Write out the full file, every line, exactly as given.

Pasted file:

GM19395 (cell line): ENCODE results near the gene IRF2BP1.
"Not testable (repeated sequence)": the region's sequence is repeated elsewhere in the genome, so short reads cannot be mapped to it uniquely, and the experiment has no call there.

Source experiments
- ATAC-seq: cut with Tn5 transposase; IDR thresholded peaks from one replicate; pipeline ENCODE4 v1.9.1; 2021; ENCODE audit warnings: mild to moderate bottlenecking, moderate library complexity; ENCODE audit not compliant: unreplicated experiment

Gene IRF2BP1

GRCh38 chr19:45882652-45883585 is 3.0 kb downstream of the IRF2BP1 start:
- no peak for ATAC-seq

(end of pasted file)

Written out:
GM19395 (cell line): ENCODE results near the gene IRF2BP1.
"Not testable (repeated sequence)": the region's sequence is repeated elsewhere in the genome, so short reads cannot be mapped to it uniquely, and the experiment has no call there.

Source experiments
- ATAC-seq: cut with Tn5 transposase; IDR thresholded peaks from one replicate; pipeline ENCODE4 v1.9.1; 2021; ENCODE audit warnings: mild to moderate bottlenecking, moderate library complexity; ENCODE audit not compliant: unreplicated experiment

Gene IRF2BP1

GRCh38 chr19:45882652-45883585 is 3.0 kb downstream of the IRF2BP1 start:
- no peak for ATAC-seq